“It’s no different than the past,” Aidan said. “Before Advent, there were stories of war and violence. Great weapons with destructive power. Nations would build their armaments. How are these Yen any different? We’re afraid to use them because we know that whatever life we wish for…it can all be taken away, and we’d be worse off.”

“Is that so?” Bailey said, cupping her chin. “Hmm, I never thought of it that way.”

“Stop lying. You’re about to knock me over the head with wisdom.”

“It is my gift.”

“And you didn’t even have to wish for it.”

“People always want more. It is part of our nature. But we channel our desires wrong. We want the end goal, but we don’t want the long, arduous journey. We should seek a happy life, even if it is eventually taken away, because then we will have wonderful memories to sustain us, stories to uplift others, and a goal to seek out once more. Even if we had lost something precious, it doesn’t mean we can’t find it again. Look at her.”

Aidan cast his eyes towards Leah and pursed his lips. She was gorgeous—he couldn’t deny it. Still…it was like looking at the ocean from the shore. It was quite a sight, but it wasn’t what he had before. It was as if someone had taken the depths he had known out of him. He had metaphorically seen the ocean’s bottom, observed the intricate details of the rivers embedded in the sea, watched in awe as the oceanic volcanoes erupted or watched a school of fish dance in the currents. He had seen and felt and heard things that no one else had, and now he was back on the shore, with only his memories to satiate him.

It was cruel.

“I didn’t say who ‘her’ was,” Bailey replied.

Aidan glanced at his teacher and scowled. “Of course, you meant Leah.”

“I said her. I didn’t say Leah.”

“Who else could you have been talking about?”

“Look at Makana,” she ordered, and he did. “Isn’t she lovely?”

“Yes,” Aidan said immediately. There was no denying it. Makana embodied the balance between strength and beauty. Though her face was hardened, he noticed it wasn’t because of scars of years of battle. It was because she forced it to be that way. Perhaps to divert attention away from the softness in her eyes or her unmarked skin. Regardless, she was easily the prettiest girl in the room. But there was still something about her that didn’t draw him in. It was as if an invisible wall was placed between them, and his heart was unable to see over to the other side.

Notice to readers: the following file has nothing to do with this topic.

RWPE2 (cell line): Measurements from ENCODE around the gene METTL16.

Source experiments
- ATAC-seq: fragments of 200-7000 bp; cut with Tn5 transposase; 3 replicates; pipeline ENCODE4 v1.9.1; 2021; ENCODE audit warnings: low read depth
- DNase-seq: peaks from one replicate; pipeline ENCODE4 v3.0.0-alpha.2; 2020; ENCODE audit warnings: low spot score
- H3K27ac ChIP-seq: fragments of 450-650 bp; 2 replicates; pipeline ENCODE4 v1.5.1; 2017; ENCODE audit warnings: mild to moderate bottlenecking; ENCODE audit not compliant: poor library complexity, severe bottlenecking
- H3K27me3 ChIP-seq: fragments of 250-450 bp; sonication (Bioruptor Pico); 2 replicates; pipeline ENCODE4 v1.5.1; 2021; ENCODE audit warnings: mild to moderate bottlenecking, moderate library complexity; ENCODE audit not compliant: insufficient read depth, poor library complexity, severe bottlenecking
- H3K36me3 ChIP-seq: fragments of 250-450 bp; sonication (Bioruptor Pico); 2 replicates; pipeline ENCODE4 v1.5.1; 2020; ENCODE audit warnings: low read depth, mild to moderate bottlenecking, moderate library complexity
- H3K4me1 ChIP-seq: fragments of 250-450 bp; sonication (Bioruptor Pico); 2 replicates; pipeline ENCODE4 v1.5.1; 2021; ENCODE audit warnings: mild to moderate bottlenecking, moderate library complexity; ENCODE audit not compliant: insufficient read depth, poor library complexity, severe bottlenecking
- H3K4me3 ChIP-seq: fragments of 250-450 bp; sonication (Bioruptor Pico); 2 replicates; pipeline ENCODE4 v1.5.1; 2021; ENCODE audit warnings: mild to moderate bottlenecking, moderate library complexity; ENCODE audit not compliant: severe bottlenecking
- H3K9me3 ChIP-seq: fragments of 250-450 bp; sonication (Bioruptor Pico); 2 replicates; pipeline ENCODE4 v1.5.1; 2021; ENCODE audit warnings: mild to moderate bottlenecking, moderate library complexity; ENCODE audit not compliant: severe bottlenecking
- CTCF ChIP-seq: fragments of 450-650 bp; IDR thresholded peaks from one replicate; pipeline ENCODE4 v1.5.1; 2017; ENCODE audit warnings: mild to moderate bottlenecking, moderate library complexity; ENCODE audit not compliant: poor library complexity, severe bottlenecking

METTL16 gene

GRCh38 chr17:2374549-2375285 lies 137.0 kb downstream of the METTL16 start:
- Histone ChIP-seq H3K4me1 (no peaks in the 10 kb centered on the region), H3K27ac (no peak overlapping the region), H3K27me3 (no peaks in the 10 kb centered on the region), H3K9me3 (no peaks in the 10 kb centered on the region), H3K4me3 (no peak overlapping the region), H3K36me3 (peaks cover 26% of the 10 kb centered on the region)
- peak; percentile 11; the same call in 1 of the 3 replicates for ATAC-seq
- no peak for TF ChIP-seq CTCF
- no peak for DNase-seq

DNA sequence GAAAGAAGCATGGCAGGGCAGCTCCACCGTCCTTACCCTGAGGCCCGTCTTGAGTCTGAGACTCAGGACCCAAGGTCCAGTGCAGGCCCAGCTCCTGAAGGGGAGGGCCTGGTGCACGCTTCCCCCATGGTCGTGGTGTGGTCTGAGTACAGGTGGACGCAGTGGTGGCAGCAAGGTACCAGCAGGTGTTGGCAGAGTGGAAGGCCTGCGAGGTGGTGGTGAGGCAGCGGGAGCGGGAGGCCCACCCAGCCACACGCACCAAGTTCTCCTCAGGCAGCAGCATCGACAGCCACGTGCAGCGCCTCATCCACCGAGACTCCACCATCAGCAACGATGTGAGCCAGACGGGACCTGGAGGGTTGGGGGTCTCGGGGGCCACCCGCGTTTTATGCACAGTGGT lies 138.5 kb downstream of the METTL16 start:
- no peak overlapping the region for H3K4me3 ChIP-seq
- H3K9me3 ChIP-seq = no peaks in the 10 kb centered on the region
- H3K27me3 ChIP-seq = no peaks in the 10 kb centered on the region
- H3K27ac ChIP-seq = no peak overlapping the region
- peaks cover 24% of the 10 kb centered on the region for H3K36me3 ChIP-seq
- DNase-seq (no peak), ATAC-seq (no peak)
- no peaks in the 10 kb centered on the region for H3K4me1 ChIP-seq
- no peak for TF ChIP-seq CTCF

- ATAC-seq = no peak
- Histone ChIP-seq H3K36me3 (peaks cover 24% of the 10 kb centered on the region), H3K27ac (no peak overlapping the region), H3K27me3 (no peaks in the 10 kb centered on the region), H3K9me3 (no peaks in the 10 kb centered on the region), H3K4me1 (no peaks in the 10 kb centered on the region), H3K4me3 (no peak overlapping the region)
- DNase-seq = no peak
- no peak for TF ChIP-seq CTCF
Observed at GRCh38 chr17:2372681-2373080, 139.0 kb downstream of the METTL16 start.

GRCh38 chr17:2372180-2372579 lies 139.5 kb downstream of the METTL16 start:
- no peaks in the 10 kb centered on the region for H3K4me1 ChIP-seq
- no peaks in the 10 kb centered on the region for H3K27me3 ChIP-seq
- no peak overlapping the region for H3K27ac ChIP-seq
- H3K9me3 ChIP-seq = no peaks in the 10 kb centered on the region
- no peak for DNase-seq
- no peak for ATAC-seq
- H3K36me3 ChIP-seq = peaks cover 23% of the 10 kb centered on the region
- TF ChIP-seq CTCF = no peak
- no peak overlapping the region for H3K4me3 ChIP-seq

“Why don’t you try talking to her?” Bailey asked.

“You mean as if I was interested in her? Like that?”

“Yes.”

“Why would I do that?”

“She’s beautiful, isn’t she?”

“Yes.”

“Then why not?”

“Because…I don’t know. I just don’t want to.”

“You’re telling me that a man of passion like yourself doesn’t want to at least try to get such a magnificent creature to notice him?”

“I’m not interested.”

“And that’s exactly why you should quit your brooding.”

“Are we all going to use that word now? Brooding?”

“You and Leah still have a connection,” Bailey said, ignoring his question. “Yes, a lot was taken away, but it’s not completely gone. It’s not like you have amnesia. Your memories are all there, and there is a feeling, deep down inside, that still links to her. You may not want to actively seek Leah out, but you do know that you’re not interested in another. Isn’t that enough to have hope?”

“I live in the real world. I know what happened.”

“There are some things that even the Judge cannot change. There are dimensions and depths to a person that cannot be altered. Even if we should die, our words and deeds live on in those we leave behind, and as long as we live, there are even more chances to rewrite our destiny.”

“So, my happy ending with Leah isn’t lost.”

“Not at all.”

“I think you’re right.”

“I’m pleased to hear you say that.”

“You know,” Aidan said, “I thought about using my last Yen to restore the connection, but it was only once. I remember thinking that if we wanted it, we could have it all over again. The question is, what happens if someone takes it away a second time? A third? A fourth?”

“Isn’t that a relationship anyways?” Bailey asked. “Losing and finding each other to grow?”

“I suppose.”

“It just so happens that in this strange world; our process is a little more extreme.”

“I hear that,” Aidan chuckled.

Bailey smiled and wrapped an arm around her protégé. “We will find what we are looking for.”

“And what is Isaac looking for?” Aidan asked. Bailey glanced up at the playful boy trying to pretend roundhouse kick Makana. She remained standing up against the wall with her arms crossed, appearing as if she was to fall asleep at any moment.

“Hell, if I know,” Bailey laughed.